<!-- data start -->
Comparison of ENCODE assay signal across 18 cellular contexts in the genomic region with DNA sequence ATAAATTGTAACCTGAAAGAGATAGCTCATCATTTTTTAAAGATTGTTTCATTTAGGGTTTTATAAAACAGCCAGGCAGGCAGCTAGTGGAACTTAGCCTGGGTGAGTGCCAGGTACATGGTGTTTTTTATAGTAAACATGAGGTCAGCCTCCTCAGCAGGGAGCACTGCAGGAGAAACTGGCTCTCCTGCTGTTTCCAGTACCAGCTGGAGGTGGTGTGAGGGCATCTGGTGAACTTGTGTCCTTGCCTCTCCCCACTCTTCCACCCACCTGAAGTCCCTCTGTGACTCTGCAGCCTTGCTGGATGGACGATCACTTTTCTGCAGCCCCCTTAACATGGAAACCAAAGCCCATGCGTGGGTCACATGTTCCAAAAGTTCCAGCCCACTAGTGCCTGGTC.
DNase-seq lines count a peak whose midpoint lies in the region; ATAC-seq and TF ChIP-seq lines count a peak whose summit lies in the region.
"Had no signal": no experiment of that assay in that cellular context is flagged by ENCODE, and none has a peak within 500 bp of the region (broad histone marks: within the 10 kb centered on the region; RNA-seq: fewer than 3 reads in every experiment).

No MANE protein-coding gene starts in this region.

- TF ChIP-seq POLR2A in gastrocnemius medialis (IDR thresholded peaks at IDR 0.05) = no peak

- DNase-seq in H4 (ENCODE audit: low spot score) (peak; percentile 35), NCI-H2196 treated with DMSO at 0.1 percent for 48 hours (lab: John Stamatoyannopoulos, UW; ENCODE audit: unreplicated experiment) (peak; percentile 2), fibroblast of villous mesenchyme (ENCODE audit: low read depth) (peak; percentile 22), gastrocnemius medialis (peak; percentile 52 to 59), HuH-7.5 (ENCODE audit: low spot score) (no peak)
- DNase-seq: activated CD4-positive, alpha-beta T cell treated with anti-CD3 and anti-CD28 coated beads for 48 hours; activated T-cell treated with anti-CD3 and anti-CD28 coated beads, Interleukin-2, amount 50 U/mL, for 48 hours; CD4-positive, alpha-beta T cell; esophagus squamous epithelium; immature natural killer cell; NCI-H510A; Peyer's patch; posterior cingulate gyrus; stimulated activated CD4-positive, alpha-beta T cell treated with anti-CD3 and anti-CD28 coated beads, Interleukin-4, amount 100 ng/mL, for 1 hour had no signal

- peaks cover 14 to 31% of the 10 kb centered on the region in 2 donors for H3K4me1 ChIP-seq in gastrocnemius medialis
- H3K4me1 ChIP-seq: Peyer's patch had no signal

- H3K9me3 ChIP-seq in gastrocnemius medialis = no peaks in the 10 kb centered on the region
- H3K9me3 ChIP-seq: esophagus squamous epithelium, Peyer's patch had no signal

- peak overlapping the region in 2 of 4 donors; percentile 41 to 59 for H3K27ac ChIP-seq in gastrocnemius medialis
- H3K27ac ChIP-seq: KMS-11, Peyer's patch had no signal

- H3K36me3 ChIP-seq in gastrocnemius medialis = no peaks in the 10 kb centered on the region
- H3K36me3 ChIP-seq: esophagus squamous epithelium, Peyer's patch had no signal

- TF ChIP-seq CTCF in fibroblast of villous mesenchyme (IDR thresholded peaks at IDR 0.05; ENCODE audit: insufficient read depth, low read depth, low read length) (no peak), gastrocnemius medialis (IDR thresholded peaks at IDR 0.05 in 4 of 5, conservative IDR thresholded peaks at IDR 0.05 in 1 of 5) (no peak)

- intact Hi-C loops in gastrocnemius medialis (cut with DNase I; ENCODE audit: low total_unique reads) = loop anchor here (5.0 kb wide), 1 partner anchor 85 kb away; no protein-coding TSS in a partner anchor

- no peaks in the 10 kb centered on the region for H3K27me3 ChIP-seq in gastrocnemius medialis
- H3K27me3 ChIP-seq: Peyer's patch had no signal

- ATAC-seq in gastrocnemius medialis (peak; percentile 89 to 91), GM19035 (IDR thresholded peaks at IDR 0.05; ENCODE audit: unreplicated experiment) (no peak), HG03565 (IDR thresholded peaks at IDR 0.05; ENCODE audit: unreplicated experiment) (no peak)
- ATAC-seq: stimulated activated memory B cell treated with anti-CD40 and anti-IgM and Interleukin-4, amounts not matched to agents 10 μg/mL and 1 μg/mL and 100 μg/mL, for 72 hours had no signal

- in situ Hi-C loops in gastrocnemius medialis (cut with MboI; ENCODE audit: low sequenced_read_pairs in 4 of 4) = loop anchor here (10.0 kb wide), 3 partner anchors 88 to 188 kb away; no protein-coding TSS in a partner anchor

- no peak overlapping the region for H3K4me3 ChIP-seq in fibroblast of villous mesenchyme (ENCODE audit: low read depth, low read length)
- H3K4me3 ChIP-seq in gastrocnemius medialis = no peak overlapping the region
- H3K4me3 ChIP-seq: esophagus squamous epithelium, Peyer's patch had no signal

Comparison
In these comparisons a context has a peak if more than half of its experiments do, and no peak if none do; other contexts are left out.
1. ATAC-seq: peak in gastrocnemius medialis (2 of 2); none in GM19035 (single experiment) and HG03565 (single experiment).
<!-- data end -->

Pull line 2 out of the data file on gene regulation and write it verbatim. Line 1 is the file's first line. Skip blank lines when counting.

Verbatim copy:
DNase-seq lines count a peak whose midpoint lies in the region; ATAC-seq and TF ChIP-seq lines count a peak whose summit lies in the region.